Every day.

Same song.

Four times.

I was the first to notice it. Then Naoto noticed and every time the song came on we would laugh. No one else in the restaurant seemed to notice at any point. It became weird, but very catchy. It’s kind of an ear worm. I have no idea what she’s saying, or how to say what she’s saying, and I find myself singing along. When we got home and Naoto found the video, it was exactly how I pictured it.

Upon further research, Naoto learned the song was written for Mister Donut…if you go to iTunes Japan site, you can see the donut on the album. Sadly, I haven’t found it on the American iTunes site…so I guess I’ll just have to watch the YouTube video over and over and over again to relive my Misdo mornings!

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My Love, Mister Donut

mister donut 4If there is one thing in Japan that I miss most, it’s Mister Donut. More than amazing office supplies, more than fancy stationery, more than MT tape…I miss Misdo (affectionate for Mister Donut). naoto at mister donutkimberly mister donut

In normal, everyday life, I think donuts are fine. Naoto and I go to Dunkin Donuts almost every day for the coffee. Sometimes I might get a donut, but it’s really just to quash a morning sugar craving (or make the sugar craving last all day, as the case may be). Dunkin Donuts donuts are not really delicious to me. (No offense Dunk…but you guys truck them in…how can you even think that’s a good idea?) But at Mister Donut, donuts are a must. They taste different than American ones. First of all, they are made fresh on the premises. Naoto and I went to the Mister Donut right at opening on our first day in Japan (hello, jet lag!) and they were filling the shelves for the whole first hour with fresh-from-the-oven delights. Aside from the freshness, the donuts are just…different. They are lighter, less sweet and have a better consistency than American donuts (bakery & Dunkin). I seriously have never had a better donut. mister donut chestnut menuThey also have different flavors than typical American donuts. Misdo’s glazed donut is glazed with honey (not corn syrup), there is a green tea old fashioned, there are savory donuts made with puff pastry filled with a hot dog or au gratin potatoes… And, Mister Donut has new flavors that they roll out with the changing seasons. When we there there in 2011, I gorged myself on a variety of sakura (cherry blossom) donuts. This time the new flavor for fall was chestnut. Those were all amazing. Would you like to see every single donut I ate on my vacation?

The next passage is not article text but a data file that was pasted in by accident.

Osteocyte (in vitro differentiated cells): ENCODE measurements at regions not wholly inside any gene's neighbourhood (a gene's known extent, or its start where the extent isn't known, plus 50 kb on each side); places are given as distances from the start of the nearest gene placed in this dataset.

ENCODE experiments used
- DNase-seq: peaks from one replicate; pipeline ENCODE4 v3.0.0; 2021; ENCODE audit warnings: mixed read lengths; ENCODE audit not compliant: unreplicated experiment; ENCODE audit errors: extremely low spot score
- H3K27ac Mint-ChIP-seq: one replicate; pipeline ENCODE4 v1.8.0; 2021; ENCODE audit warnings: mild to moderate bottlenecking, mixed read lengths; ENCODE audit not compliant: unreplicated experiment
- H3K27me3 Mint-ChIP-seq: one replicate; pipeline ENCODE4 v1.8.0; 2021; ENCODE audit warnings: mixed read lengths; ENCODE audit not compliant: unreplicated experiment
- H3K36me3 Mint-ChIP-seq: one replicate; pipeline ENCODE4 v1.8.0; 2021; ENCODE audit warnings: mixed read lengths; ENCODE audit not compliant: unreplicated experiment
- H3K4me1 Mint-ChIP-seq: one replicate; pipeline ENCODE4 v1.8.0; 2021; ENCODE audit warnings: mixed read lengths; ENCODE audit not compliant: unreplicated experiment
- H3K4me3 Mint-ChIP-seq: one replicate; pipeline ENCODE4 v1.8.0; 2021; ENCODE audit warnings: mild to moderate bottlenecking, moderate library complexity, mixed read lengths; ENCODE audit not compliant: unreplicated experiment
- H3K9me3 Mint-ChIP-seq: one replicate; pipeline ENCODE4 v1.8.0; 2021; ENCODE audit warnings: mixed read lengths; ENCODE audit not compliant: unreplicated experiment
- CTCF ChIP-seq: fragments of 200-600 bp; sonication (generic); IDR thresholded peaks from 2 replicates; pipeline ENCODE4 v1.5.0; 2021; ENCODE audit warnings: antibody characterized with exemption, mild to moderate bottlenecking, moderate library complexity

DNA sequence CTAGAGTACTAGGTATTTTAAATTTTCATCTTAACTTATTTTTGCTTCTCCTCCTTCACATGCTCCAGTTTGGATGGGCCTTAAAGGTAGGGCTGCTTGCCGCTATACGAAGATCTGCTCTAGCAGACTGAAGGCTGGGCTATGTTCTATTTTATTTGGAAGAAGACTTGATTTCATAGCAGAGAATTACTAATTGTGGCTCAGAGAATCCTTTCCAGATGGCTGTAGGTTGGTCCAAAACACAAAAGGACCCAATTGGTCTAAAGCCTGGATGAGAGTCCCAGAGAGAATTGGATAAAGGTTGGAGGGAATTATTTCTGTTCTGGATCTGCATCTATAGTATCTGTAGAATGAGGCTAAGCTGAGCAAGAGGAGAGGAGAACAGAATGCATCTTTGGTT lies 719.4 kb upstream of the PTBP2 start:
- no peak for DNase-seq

1: hot dog donut, glazed pon de ring, brown sugar pon de ring

Day 1: hot dog donut, glazed pon de ring, brown sugar pon de ring

Day 2: chestnut filled chocolate pon de ring, brown sugar pon de ring, chocolate glazed pon de ring

Day 2: chestnut filled chocolate pon de ring, brown sugar pon de ring, chocolate glazed pon de ring

Day 3: hot dog donut, old fashioned, strawberry frosted pon de ring, chocolate frosted pon de ring

Day 3: hot dog donut, old fashioned, strawberry frosted pon de ring, chocolate frosted pon de ring

Day 4: old fashioned, chestnut chocolate frosted pon de ring

Day 4: old fashioned, chestnut chocolate frosted pon de ring

Day 5: chestnut filled with chestnut cream, brown sugar pon de ring, chocolate glazed pon de ring, strawberry dipped cruller

Day 5: chestnut filled with chestnut cream, brown sugar pon de ring, chocolate glazed pon de ring, strawberry dipped cruller

Day 6: hot dog donut, chestnut filled chocolate pon de ring

Day 6: hot dog donut, chestnut filled chocolate pon de ring

Day 7: old fashioned, honey glazed old fashioned

Day 7: old fashioned, honey glazed old fashioned

Keep in mind, I shared those donuts with Naoto…I didn’t eat all of them on my own. We had fun each morning choosing the next one to try, or going back for old favorites like the hot dog. I cannot tell you which is my favorite. It changed by the day. You just really can’t go wrong with Misdo. mister donut 16In “our” Mister Donut (the one by the hotel…hey, we were “regulars”!), you walk in and pick up a little tray and tongs and choose your own donuts. At the cash register, the staff transfers your donuts to a plate (and warms up your hot dog donut if you wish) and places the plate on another tray with your coffee. Then you can take your tray to your seat at a table or a counter by the window. When you sit in the restaurant, your little red Misdo cup is a bottomless cup of coffee. The Misdo staff comes around and pours refills periodically, carrying a little basket with creamers and sugars. Naoto and I drank a lot of refills, especially because we were up so early and had a lot of time to kill before places opened at eleven.

mister donut 15On our last full day in Japan, Naoto had to pick up his suit–He bought a suit in Japan!–so I stayed at Mister Donut alone and wrote my postcards and people watched. He was a little bit worried about the language barrier, but really, I didn’t think “more coffee please” would be that difficult to communicate. (It wasn’t.) kimberly naoto mister donutmister donut 12I’m already dreaming of my next Misdo visit…mister donut 5

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Conveyor Belt Sushi

Naoto at conveyor belt sushiNaoto wanted to take me to conveyor belt sushi during our stay in Japan. Conveniently, Sushi Daidokoya was just a block away from our hotel. (Seriously…it was the best hotel location.)Sushi Daidokoya